Allen used his efforts to repeal the SB 1 gas tax increase and his opposition to illegal immigration as key stances in his campaign.[6] He also supports more "tough-on-crime" policing measures and additional water support for Central California Valley farmers.[79]

On May 1, 2018, Allen spoke at a California Republican primary forum in Atascadero, California. Allen delivered his opening speech, stating that he wants to undo recent voter-enacted criminal justice reforms[78][80] and promised to "get rid of the state-mandated Common Core [educational curriculum]."[81]

During his campaigning for California governor and subsequently, Allen has repeatedly made many false statements to the public and media. He has been criticized by pundits and fact-checking sites for these claims. He has made false claims on the Oroville Dam regarding water capturing measures he wants to implement if elected,[72] about high crime rates in California (which have in fact been declining),[78] and about the so-called "sanctuary laws" in California.[82] In 2018, Allen made the false claim that a new bill in California would "literally" "ban the sale of the Bible", a claim he has repeated despite having been fact-checked by several media outlets.[83][84][85][86][87] He has also made the false[88] claim multiple times that California legalized child prostitution.[89][90][91]

While campaigning he made the promise that if he gets elected governor that "every Californian will have a green lawn and take long showers."[92]

Allen was criticized for missing several days of work at the California State Assembly while he was out campaigning.[93]

After losing in the primary elections, Allen refused to endorse his Republican rival John Cox. He also said that he wants his supporters to "stand up and fight" to "take back California".[94] He started the Take Back California Political Action Committee in an apparent attempt to remain politically relevant.[95]

Campaign funding[edit]

In 2017 Allen raised $447,236 for his campaign, and had expenditures of $654,602 during that time according to an official campaign filing. More than fifty percent of the campaign's expenses were left unpaid, and it was left with $342,850 in unpaid bills.[96] In 2018 Allen continued his fundraising efforts and when campaign finance reports were released on May 24, 2018, his campaign was again operating in the green with more cash on hand than debt.[97]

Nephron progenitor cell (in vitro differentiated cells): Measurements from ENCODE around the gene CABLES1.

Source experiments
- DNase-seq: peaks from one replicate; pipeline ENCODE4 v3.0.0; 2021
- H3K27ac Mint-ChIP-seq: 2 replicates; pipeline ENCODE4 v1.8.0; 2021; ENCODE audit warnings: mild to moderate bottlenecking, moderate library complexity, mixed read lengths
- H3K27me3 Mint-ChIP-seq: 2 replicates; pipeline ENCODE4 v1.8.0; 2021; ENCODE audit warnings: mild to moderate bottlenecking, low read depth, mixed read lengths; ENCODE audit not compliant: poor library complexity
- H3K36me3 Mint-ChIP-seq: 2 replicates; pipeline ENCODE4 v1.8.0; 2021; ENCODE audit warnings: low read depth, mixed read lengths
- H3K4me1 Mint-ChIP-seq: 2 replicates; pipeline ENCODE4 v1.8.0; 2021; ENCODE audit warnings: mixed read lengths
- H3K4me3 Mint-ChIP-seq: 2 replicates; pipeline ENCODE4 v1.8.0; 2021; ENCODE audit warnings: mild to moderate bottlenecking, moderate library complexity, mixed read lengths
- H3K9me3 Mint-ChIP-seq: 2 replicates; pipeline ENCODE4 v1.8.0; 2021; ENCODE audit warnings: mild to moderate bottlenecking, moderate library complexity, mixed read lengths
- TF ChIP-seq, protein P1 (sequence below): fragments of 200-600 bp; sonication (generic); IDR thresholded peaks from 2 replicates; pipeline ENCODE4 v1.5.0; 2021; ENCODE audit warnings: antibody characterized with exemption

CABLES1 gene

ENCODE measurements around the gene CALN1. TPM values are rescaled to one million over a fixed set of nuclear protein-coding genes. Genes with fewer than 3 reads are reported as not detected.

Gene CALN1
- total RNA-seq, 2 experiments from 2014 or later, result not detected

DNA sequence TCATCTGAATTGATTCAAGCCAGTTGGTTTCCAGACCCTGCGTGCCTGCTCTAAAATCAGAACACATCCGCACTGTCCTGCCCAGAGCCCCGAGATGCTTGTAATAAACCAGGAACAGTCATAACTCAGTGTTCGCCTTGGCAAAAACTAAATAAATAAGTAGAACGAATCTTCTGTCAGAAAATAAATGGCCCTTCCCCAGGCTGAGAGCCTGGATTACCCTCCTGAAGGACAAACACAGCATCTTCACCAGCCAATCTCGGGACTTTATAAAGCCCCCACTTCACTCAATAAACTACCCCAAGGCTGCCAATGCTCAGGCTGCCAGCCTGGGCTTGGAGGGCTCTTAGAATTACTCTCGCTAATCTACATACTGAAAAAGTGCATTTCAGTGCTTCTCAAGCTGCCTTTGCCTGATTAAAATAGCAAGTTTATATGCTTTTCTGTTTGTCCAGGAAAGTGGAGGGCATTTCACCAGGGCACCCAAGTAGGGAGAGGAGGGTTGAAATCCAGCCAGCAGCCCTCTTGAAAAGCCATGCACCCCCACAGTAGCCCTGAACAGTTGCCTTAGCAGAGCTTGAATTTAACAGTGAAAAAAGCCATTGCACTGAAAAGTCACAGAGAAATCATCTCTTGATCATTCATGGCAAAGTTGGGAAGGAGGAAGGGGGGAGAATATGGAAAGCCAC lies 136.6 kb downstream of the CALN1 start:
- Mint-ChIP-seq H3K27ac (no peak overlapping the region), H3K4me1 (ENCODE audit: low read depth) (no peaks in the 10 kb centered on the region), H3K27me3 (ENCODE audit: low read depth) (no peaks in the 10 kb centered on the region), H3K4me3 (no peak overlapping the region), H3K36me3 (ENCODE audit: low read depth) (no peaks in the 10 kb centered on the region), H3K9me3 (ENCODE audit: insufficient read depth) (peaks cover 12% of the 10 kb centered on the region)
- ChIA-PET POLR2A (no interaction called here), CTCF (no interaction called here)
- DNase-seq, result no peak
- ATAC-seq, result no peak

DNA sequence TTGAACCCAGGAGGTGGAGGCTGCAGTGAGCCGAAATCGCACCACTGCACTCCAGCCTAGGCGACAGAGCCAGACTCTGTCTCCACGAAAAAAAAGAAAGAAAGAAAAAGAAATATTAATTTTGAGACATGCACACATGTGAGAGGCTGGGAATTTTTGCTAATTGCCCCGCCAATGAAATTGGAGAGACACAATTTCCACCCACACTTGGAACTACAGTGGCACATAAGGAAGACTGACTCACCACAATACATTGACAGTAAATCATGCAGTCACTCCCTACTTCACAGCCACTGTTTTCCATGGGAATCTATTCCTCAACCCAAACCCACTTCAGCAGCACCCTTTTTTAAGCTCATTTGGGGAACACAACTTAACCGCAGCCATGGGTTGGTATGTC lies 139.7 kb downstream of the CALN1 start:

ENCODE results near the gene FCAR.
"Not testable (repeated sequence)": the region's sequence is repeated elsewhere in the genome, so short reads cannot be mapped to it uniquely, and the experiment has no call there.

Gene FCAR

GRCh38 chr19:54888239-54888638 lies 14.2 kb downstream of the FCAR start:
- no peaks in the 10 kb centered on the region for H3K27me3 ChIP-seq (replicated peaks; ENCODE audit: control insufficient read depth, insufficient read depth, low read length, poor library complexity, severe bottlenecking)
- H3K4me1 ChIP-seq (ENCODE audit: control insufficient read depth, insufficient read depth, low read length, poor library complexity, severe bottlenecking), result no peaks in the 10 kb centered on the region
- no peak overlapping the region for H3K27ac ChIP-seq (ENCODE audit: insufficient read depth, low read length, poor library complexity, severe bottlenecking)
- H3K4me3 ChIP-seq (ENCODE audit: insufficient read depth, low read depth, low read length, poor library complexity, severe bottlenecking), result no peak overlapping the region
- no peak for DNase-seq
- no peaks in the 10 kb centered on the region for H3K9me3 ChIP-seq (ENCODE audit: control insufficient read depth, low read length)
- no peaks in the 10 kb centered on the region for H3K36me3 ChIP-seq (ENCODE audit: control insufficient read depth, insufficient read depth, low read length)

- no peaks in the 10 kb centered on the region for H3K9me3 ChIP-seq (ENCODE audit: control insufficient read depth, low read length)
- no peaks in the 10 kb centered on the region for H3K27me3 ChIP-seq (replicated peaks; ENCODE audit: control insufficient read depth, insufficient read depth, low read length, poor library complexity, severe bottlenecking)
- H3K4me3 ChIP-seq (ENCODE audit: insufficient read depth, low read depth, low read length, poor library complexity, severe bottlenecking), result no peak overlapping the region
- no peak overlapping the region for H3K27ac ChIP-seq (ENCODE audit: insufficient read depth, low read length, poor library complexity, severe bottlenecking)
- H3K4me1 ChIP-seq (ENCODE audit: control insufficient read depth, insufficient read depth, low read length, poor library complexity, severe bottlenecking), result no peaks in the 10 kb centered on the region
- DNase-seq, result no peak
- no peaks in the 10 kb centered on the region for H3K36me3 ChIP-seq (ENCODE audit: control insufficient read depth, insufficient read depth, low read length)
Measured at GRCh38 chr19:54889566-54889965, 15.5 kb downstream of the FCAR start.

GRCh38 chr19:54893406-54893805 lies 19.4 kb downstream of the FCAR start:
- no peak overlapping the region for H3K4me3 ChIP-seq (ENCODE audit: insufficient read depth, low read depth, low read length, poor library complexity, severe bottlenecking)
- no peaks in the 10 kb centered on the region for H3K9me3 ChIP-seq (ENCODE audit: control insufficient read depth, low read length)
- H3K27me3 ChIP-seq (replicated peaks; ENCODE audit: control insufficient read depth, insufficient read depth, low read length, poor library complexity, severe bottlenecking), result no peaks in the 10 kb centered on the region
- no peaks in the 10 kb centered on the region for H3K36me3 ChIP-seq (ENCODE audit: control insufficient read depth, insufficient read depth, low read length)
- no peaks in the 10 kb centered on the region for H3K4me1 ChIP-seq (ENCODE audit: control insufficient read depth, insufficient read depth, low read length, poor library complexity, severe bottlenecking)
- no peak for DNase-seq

In 2018 Aaron Park, a conservative blogger and consultant for rival gubernatorial candidate John Cox[98] filed a complaint against Allen for misusing campaign funds and violating California's Political Reform Act.[99] California's campaign watchdog agency responded by beginning an investigation of Allen.[99]

Polling[edit]

Allen consistently polled among the bottom half of gubernatorial candidates, often tied with or slightly below rival Republican John Cox. Allen ended up coming in fifth in the California primaries with 9.5% of the vote.

During his annual Commonwealth Club lecture on May 2, 2018, Willie Brown said Allen's candidacy represented the greatest threat to the Democratic front runner, Lieutenant Governor Gavin Newsom.[100]

A California Republican Preference Poll released in May 2018 by The Western Journal showed Travis Allen with a big lead in race for Governor with likely Republican voters choosing Travis Allen 77% of the time over other candidates.[101]

A Berkely IGS Poll from April of 2018 showed Allen and his opponent, Cox, going head to head for 2nd place with the scores of 18% (Cox) and 16% (Allen) within the poll's margin of error of ±4% points.[102]

In May 2018, at the California Republican Party Convention in San Diego, John Cox received 55.3% of the delegates' votes while Allen received 40.5% of the delegates' votes. Neither candidate was able to reach the 60% threshold set by the California Republican Party for an official endorsement.[103] In a Berkeley IGS Poll from December of 2017, it showed Allen tied at 9 percent with Republican John Cox.[104]

Response to death of Stephon Clark[edit]

In response to the shooting of Stephon Clark, Allen stated, "To the best of my understanding it is very clear that this individual was breaking into cars... and ran from police."[105] Clark was unarmed and as of yet, it is unproven whether or not Clark broke into any cars or committed any crimes.[106]

Election results[edit]

2016 California State Assembly[edit]

California's 72nd State Assembly district election, 2016
Primary election
Party Candidate Votes %
Republican Travis Allen (incumbent) 48,321 50.4
Democratic Lenore Albert-Sheridan 27,466 28.6
Democratic Nam Pham 20,158 21.0
Total votes 95,945 100.0
General election
Republican Travis Allen (incumbent) 98,335 58.0
Democratic Lenore Albert-Sheridan 71,332 42.0
Total votes 169,667 100.0
Republican hold

2014 California State Assembly[edit]

California's 72nd State Assembly district election, 2014
Primary election
Party Candidate Votes %
Republican Travis Allen (incumbent) 36,677 65.5
Democratic Joel Block 11,556 20.6
Democratic Albert Ayala 7,733 13.8
Total votes 55,966 100.0
General election
Republican Travis Allen (incumbent) 66,150 65.5
Democratic Joel Block 34,793 34.5
Total votes 100,943 100.0
Republican hold

2012 California State Assembly[edit]

California's 72nd State Assembly district election, 2012
Primary election
Party Candidate Votes %
Republican Troy Edgar 18,060 28
Republican Travis Allen 12,851 19.9
Democratic Joe Dovinh 12,432 19.3
Republican Long Pham 12,409 19.2
Democratic Albert Ayala 8,816 13.7
Total votes 64,568 100.0
General election
Republican Travis Allen 79,110 55.7
Republican Troy Edgar 62,983 44.3
Total votes 142,093 100.0
Republican hold

References[edit]

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External links[edit]